On a technical point, the High Court noted that s74/1993 (land court orders not be called into question merely for irregularity or error in form) was of course no defence in a case such as this—and no party raised it as a defence.]
Te Awatapu O Taumarere v The Northland Regional Council
A34/98. Environment Court. 17 April 1998. Sheppard J, Catchpole and Easdale
Te Awatapu O Taumarere (Te Awatapu) is a committee of Ngapuhi formed to act on behalf of the kaitiaki of the waters of Taumarere River and parts of the Bay of Islands into which it flows. Te Awatapu lodged submissions concerning provisions in the proposed Northland regional policy statement. Being dissatisfied with the council’s decisions, Te Awatapu sought modifications of the regional council’s objective in relation to the maintenance and enhancement of water quality to include cultural purposes among the purposes for which water quality is to be maintained or enhanced (for all classifications of water). It also sought to include the gathering of shellfish for human consumption as a purpose for which the quality of water in estuaries and inner harbours which are influenced by major river inflows were to be maintained or enhanced.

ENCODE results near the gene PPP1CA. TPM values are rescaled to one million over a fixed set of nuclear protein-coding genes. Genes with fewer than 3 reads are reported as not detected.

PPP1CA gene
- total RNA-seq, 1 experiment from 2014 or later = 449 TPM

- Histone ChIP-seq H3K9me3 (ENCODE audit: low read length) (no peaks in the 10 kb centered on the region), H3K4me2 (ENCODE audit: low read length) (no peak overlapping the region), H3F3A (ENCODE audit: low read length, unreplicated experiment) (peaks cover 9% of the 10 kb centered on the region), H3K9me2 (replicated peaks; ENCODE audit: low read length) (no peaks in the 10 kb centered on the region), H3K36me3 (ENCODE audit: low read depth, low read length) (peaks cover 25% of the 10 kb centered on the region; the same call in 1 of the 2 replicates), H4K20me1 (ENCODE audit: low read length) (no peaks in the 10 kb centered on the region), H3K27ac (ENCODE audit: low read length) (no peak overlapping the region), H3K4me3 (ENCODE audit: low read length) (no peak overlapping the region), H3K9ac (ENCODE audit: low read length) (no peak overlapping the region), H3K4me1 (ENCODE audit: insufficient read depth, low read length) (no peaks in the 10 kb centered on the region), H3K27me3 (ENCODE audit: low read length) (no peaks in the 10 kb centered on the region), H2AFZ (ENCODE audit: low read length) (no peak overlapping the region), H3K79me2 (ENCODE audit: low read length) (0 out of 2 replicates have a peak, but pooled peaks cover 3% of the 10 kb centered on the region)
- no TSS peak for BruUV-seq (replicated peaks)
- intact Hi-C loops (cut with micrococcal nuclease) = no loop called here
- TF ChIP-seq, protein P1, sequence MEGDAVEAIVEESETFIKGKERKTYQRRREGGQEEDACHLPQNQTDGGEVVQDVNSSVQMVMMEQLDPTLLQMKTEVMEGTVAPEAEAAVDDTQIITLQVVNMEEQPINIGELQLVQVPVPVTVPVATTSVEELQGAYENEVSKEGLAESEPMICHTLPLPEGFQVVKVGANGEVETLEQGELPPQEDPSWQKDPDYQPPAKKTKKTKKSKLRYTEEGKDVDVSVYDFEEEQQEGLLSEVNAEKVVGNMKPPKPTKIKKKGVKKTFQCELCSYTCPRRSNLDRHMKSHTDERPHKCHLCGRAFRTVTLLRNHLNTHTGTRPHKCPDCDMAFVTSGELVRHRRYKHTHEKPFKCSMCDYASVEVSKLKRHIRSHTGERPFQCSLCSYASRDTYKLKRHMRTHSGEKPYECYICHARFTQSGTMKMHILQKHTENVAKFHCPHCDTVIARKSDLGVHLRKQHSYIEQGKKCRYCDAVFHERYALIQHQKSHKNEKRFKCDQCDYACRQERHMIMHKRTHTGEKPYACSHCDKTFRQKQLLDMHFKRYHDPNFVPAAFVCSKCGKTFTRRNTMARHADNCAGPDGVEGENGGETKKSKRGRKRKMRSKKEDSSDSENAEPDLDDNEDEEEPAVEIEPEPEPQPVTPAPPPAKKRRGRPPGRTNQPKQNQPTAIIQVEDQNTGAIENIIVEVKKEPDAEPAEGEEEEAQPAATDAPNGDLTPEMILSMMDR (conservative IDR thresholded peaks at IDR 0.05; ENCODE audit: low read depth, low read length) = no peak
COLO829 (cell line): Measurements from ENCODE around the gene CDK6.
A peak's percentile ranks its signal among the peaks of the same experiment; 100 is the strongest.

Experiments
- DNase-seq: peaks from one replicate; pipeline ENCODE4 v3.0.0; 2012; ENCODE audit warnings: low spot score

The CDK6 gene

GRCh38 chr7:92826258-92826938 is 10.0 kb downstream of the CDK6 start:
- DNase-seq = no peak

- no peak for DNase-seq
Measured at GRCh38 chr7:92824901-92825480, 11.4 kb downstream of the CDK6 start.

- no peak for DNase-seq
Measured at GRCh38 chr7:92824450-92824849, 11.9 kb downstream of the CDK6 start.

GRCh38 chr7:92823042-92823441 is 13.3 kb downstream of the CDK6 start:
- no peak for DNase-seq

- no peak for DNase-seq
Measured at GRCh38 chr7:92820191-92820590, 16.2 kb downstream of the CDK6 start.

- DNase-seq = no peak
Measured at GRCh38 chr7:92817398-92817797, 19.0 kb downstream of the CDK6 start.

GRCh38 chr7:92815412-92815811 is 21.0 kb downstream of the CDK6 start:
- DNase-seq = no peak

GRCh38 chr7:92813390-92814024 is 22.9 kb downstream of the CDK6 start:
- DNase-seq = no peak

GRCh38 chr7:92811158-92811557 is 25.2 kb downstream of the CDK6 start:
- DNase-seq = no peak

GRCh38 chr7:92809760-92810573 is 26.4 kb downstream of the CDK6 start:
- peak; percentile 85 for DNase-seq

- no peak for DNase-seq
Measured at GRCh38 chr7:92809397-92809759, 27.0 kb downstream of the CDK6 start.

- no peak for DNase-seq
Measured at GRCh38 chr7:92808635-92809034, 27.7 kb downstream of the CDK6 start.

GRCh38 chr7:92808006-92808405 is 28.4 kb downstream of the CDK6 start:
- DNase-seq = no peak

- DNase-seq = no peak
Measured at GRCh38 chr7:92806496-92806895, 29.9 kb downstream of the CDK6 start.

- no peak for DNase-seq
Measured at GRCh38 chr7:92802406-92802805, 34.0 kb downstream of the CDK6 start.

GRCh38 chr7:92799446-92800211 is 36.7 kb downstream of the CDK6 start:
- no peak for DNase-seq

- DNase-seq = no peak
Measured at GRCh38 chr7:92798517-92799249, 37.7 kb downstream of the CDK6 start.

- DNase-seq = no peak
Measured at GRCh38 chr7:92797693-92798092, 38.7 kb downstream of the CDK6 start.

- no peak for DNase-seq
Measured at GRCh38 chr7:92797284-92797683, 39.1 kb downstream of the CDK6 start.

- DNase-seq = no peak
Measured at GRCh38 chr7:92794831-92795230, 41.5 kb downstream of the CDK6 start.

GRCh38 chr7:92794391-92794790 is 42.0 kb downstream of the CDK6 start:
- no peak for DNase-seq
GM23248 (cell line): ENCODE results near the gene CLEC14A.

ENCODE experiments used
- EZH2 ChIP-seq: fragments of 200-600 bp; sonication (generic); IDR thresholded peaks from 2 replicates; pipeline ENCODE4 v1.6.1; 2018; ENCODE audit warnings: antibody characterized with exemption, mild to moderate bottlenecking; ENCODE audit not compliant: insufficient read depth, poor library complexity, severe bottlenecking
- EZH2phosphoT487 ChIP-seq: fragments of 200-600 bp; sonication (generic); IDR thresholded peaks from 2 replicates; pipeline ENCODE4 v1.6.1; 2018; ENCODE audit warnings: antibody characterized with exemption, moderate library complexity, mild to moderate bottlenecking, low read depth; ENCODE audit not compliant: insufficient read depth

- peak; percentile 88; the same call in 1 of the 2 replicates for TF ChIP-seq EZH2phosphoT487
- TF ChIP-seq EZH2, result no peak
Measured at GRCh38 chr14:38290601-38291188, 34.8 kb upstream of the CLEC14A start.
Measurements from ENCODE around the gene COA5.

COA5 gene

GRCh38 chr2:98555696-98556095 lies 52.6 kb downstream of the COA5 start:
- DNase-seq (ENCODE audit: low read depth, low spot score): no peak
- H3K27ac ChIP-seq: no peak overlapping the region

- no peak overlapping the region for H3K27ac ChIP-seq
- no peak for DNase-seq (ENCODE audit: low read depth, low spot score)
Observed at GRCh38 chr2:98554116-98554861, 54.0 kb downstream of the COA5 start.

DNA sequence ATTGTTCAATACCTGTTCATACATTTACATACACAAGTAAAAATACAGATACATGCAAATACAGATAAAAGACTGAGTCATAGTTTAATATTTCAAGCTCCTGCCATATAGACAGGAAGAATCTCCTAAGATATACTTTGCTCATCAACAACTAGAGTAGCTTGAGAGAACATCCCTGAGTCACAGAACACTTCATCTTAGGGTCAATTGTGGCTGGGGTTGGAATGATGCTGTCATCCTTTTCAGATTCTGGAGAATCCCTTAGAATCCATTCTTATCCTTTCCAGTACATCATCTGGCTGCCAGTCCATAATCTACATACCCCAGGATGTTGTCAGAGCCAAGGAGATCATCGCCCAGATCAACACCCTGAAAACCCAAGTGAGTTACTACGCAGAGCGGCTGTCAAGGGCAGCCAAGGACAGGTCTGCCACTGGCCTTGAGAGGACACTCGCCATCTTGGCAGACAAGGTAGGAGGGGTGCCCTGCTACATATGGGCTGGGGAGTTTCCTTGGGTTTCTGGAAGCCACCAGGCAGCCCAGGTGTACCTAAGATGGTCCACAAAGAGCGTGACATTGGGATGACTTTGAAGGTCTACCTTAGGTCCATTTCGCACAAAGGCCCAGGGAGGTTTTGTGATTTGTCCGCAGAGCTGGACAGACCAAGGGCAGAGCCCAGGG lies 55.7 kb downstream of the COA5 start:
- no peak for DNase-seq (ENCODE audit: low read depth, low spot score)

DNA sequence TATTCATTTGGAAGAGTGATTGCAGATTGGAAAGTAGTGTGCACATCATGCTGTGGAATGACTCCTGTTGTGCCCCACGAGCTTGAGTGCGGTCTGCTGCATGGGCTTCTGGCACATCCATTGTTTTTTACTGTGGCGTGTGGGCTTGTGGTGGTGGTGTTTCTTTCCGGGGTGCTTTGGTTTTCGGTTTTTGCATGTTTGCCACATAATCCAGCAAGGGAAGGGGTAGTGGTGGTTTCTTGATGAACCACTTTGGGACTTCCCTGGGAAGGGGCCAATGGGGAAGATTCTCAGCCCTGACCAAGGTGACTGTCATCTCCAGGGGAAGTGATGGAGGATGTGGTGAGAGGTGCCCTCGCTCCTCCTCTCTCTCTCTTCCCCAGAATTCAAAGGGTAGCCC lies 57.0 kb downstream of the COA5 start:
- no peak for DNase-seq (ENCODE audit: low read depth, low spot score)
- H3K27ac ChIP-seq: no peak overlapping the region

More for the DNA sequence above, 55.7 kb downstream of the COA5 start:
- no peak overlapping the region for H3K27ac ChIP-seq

Held: the appeal should be allowed to the extent that the council would be directed to provide cultural purposes as a further purpose for which all water bodies are to be maintained or enhanced. The appeal should be adjourned to provide an opportunity for the parties to present a joint proposal in respect of gathering shellfish for human consumption.
The council’s policy statement included cultural purposes as purposes for which water quality should be maintained or enhanced for lakes, rivers and streams. Te Awatapu contended that cultural purposes should be included for all water bodies. The regional council urged that management of water for cultural purposes ought not to be mixed with management for other purposes because there are no measurable standards for managing waters for cultural purposes, any disposal of wastes to waters of cultural or spiritual significance is objectionable to Mäori, boundaries around waters of cultural and spiritual significance are necessary to provide certainty for other users of water and a blanket requirement for all waters to be managed for cultural purposes would not be consistent with sustainable management of the water for other purposes and could effectively prevent discharges.